The long-lasting impact of surviving a trauma, especially a sexual assault, can be both physical and mental, says Dr. Tracey Wilkinson, an Indiana-based pediatrician and fellow with Physicians for Reproductive Health. “Evidence shows that there are physical effects (such as high blood pressure, cardiac disease, and high cholesterol) as well as many mental health diagnoses that are associated with the exposure to sexual assault,” she told me.
While Dr. Wilkinson believes these hearings can be incredibly powerful for victims of sexual assault, she also says they can be painful. “Hearing the description of the assault and the subsequent harassment that Dr. Ford endured is daunting and may trigger their own memories of assault,” she says.
But it isn’t just the hearing impacting sexual assault survivors like myself. As soon as Professor Blasey Ford came forward, and in the wake of additional, credible sexual assault allegations made by Deborah Ramirez and Julie Swetnick, it has been difficult for me to sleep, to get out of bed, and to feel safe in public. To the horror of my family, I cringe when loved ones try to hug me or move quickly in my direction to show me positive, consensual affection. It has been difficult to focus at work, at home, and even when playing with my 4-year-old son.
These are all symptoms of PTSD I’ve had before, but hearing the allegations against Kavanaugh and the reactions to those allegations by GOP politicians, political pundits, and the President of the United States himself has brought them back with a vengeance.
“These past couple of weeks have been the hardest of my life,” said Christine Blasey Ford in the hearing. “I have had to relive this trauma in front of the world. And I have seen my life picked apart by people on television, on Twitter, other social media, other media, and in this body by people who have never met me or have spoken of me.”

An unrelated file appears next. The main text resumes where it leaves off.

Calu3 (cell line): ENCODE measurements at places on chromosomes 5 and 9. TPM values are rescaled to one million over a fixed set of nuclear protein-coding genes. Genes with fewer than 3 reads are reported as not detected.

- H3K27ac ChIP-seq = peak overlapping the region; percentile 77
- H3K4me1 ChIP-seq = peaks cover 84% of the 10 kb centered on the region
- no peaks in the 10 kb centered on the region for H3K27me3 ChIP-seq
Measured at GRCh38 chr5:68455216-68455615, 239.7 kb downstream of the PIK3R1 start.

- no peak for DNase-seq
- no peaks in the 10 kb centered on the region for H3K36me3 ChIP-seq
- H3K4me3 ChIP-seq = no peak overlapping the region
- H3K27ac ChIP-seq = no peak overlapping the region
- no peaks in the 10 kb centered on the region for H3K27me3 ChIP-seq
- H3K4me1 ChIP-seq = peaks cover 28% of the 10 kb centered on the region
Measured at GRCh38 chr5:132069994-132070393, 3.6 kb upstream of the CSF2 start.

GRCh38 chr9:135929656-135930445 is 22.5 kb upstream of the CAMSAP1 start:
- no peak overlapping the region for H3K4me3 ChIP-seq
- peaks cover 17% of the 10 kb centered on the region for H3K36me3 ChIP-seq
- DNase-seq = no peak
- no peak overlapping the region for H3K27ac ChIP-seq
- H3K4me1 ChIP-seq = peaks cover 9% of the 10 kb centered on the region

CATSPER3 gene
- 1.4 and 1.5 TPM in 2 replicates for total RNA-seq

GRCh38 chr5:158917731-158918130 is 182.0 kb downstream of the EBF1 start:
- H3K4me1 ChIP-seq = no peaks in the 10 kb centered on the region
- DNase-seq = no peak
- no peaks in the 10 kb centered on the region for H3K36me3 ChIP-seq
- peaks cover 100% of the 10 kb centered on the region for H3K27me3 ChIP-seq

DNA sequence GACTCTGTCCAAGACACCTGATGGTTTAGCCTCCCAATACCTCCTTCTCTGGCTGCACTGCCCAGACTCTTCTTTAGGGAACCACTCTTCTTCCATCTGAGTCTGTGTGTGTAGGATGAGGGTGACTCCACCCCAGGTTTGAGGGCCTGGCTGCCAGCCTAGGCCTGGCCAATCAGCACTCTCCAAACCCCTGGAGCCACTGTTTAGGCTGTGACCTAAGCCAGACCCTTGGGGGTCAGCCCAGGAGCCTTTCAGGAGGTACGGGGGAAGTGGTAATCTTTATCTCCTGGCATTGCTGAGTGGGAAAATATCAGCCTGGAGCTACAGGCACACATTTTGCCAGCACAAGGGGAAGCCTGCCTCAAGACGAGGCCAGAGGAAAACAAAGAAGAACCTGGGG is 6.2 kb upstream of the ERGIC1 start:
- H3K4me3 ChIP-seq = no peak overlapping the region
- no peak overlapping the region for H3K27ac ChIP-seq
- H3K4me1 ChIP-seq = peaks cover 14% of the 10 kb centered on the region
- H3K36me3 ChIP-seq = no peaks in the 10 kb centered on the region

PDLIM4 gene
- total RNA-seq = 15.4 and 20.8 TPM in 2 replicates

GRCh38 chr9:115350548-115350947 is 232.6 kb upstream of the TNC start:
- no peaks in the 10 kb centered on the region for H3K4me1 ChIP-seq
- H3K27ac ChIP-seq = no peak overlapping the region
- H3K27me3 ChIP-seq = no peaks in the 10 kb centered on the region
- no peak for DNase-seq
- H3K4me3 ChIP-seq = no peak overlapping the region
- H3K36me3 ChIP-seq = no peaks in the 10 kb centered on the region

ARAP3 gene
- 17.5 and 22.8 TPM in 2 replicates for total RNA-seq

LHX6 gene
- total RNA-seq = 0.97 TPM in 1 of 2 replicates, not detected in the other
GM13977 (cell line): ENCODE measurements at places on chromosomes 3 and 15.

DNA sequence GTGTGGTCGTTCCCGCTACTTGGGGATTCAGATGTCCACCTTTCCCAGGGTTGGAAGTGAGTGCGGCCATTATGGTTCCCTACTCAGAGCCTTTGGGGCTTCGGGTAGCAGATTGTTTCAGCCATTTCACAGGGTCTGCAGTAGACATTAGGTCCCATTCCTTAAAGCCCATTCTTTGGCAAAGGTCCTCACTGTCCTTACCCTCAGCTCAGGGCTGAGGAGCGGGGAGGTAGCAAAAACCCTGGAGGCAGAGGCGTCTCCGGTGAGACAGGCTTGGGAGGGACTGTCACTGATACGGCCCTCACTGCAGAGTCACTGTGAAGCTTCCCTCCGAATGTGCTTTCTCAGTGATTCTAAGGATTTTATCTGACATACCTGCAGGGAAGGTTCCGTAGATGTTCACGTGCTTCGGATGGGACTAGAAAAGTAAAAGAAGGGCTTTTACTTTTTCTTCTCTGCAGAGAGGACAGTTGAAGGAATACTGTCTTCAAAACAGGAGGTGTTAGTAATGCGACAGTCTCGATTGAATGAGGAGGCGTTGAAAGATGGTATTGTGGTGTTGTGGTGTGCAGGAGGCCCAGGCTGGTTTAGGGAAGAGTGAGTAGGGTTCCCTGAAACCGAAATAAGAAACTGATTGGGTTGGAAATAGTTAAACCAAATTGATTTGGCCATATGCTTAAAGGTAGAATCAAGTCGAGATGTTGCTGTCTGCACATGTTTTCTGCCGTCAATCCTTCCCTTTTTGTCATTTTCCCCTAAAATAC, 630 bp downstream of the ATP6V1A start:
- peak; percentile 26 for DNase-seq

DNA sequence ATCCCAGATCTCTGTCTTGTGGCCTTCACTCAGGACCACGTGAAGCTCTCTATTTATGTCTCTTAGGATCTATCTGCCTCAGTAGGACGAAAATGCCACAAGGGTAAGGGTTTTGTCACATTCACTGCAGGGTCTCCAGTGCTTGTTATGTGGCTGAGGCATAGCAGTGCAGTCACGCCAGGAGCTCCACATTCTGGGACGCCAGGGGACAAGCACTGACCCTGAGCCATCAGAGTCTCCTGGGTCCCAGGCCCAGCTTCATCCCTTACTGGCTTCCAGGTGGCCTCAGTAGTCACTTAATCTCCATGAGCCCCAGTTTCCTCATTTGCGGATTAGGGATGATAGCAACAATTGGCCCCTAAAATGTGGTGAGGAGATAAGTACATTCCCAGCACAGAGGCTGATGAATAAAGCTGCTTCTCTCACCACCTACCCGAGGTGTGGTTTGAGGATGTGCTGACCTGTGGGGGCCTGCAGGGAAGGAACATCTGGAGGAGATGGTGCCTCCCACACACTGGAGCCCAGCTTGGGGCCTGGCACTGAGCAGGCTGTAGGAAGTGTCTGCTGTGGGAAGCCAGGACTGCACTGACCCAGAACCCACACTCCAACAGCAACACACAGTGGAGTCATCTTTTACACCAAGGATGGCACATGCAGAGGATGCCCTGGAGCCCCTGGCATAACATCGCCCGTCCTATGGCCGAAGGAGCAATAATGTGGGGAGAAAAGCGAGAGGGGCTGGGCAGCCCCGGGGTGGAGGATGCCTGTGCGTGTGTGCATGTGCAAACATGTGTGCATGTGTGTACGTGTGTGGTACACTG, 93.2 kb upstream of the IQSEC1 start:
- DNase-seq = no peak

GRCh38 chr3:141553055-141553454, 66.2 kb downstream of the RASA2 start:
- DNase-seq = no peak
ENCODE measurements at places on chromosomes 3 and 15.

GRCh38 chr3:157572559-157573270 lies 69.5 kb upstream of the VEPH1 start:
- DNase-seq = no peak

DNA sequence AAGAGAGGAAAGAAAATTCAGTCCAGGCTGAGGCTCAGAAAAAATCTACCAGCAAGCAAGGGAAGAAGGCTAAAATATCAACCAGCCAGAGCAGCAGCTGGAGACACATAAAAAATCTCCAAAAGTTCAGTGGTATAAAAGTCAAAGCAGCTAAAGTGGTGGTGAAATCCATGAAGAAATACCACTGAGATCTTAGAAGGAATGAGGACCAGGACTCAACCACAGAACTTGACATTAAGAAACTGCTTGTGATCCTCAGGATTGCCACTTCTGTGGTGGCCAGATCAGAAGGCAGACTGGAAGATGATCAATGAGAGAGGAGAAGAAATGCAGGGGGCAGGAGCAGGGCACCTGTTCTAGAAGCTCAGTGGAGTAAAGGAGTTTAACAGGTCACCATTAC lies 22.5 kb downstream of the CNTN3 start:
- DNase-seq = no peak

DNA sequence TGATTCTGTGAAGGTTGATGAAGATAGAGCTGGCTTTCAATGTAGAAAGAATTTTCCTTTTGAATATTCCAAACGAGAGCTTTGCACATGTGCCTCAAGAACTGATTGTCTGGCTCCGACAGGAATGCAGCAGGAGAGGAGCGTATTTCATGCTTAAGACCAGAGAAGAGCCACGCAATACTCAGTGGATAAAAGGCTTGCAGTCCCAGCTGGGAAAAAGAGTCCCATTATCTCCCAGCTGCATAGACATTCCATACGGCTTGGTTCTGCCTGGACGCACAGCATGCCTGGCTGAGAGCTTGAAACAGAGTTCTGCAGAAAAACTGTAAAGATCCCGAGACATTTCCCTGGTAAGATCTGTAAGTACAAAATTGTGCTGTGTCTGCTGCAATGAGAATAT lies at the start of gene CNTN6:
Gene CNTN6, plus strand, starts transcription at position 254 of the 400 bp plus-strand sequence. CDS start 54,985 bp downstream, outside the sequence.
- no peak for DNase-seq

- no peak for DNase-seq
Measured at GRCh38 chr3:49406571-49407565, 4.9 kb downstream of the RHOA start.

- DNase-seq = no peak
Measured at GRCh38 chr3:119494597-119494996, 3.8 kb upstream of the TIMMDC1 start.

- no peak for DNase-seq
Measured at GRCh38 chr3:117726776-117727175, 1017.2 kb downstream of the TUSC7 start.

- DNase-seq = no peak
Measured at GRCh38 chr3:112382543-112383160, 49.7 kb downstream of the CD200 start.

It’s especially toxic to hear the “why did she wait so long” theme, because I know that there’s no timeline for healing, for feeling safe enough to talk about it. According to one study cited by the US Department of Veterans, 94 out of 100 victims of sexual assault experience PTSD two weeks immediately following the attack, and 30 out of 100 continue to experience PTSD symptoms nine months later. Professor Blasey Ford discussed how her own alleged assault impacted her life in the immediate aftermath – prompting her to struggle in school and in relationships – and in her later life. She made it clear that she was and has been forever changed.
“PTSD and anxiety are not tangible,” says Turkos, “it’s not a broken leg; you can’t see it. And because it’s long lasting, it sometimes feels like people are using a timeline for healing.”
One instance of abuse can impact an individual for the rest of their lives, which is why Dr. Wilkinson encourages all victims of sexual assault to seek out support from people they trust and in a way that works best for them. If you or someone you love has experienced sexual assault, you can call the National Sexual Assault Hotline at 1-800-656-4673.
Braving her trauma, Christine Blasey Ford sat in front of a Senate Judiciary Committee and shared her story with certainty and clarity. She endured hours of questioning, asked to recall her strongest memories of the assault, and defended her ability to remember her attacker. Just like the assault itself, this hearing will no doubt stay with Dr. Ford for the rest of her life.
Just like it will stay with victims of sexual assault and their loved ones across the country.